Coaches Are Clamoring For MatBoss’ Wrestling App

by Guest


p1vHbYKO_400x400By Jayson Hron

Wrestling was an imprecise sport in my neighborhood; mattresses were dragged into the living room and all the scrappy local kids would arrive ready to perform diving elbow drops off the sofa.

Real wrestling, like the kind displayed during the Rio Olympics, is highly precise and filled with technical point-scoring maneuvers. It can take hours for coaches to evaluate those maneuvers, score matches and track statistics for the team — time better spent teaching and refining athletes’ technique.

Enter MatBoss, an app launched in 2015 that expedites stat-keeping, integrates match video and frees coaches to spend more time, well, coaching.  John Peterson, president of MatBoss, estimates that his app saves coaches approximately five minutes per match.

“That doesn’t seem like much on the surface, but after considering that each wrestler on a team competes in three-to-five matches per week, and a typical team has about 35 athletes, suddenly the coach using MatBoss is gaining eight extra hours each week that they didn’t have before,” said Peterson.

“For most coaches, the entire day every Sunday was used for compiling stats and organizing video. With MatBoss, now they have that time to spend on practice plans, prep for an upcoming opponent or even better, spend it with their families.”

Screen Shot 2016-09-01 at 9.30.16 AM

Peterson knows of what he speaks. He coached wrestling at Elk River High School for three decades in addition to teaching math and computer science. Not surprisingly, he valued statistics in his coaching, but tracking and melding the data manually with video was painfully inefficient. And even after the work was done, using the output as a coaching tool required a television, a VCR, a notebook and a private film-study session that pulled him away from the rest of his team. There had to be a better way, so Peterson began building software to help.

“I always enjoyed coding, just for fun,” he said. “And later, as the iPad was developing, I realized that a lot of schools have that technology and it would be cool to put something together for wrestling.”

Eventually one of his former star wrestlers, Tyler Hemmesch, returned to Elk River as Peterson’s assistant coach, and the duo brainstormed for a solution.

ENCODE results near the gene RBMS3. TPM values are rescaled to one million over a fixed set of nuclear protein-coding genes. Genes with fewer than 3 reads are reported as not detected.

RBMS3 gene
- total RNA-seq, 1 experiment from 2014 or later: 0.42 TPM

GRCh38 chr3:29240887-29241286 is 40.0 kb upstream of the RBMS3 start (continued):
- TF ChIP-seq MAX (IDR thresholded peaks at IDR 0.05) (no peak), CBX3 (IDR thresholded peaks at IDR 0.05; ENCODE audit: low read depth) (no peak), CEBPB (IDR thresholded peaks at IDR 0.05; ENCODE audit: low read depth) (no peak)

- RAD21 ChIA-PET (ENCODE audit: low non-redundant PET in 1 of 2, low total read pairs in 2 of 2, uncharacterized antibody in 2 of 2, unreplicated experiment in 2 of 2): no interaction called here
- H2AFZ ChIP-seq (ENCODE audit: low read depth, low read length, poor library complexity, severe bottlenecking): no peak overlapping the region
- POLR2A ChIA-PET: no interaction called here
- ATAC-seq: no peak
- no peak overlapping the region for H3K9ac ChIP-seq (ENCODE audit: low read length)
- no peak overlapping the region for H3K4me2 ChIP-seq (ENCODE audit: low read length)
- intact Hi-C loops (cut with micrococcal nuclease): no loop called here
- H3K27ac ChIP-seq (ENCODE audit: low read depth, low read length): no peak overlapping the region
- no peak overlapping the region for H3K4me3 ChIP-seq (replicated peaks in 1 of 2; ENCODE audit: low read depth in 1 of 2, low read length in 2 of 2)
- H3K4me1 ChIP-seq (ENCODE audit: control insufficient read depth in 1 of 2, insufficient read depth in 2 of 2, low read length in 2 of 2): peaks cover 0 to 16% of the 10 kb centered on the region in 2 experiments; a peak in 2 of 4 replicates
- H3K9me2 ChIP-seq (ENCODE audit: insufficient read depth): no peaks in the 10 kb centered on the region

“The product grew out of 30-plus years of coaching frustration,” said Peterson. “We started playing around with some ideas and came up with MatBoss, which combines video recording, scoring and stats in one product in real time.”

With MatBoss, a coach can record matches on an iPad, score the match using transparent overlays and then package it.

“It becomes one piece that a coach, an athlete or a parent can watch with all the scoring symbols and coach markings automatically linked within the video,” said Peterson.  “So, if there’s a takedown or a near-fall, the system knows exactly when it happened. A coach can mark up the video and the athlete can log into their personal account anytime from anywhere and watch it, which gives them a 1-on-1 coaching session without having to be in the same room. It really allows coaches to make video a valuable, efficient part of their coaching regimen.”

In less than two years, MatBoss has grown from self-funded Minneapolis start-up to a staple for many wrestling coaches nationwide. According to Peterson, there are approximately 350 teams using the app across 42 states, including numerous high schools, almost a third of the NCAA Division III colleges, 10 percent of NCAA Division II colleges and a similar percentage of the NCAA Division I schools. Revenue comes from one-year subscriptions that provide unlimited video on an unlimited number of compatible devices.

Peterson’s company has grown to include seven partners, three full-time employees and 15 salespeople nationwide joined this summer to promote MatBoss at the wrestling grassroots.

“At first we didn’t know, with wrestling being a small sport, if it would generate enough revenue to sustain us,” said Peterson. “But we had such a great reaction and we found that it’s working. It’s good for our sport. We’re pretty excited.”

And while Peterson and his partners aim to manage growth carefully, they’re not afraid to explore new horizons.

“We’re going into gymnastics this year and hopefully that garners the same reaction that wrestling has for us,” he said. “We’re trying to find sports that have never had anything like this before. And not just sports. Drama is an option. A theater coach could use this to mark scenes and provide instructions. There’s a lot of possibilities.”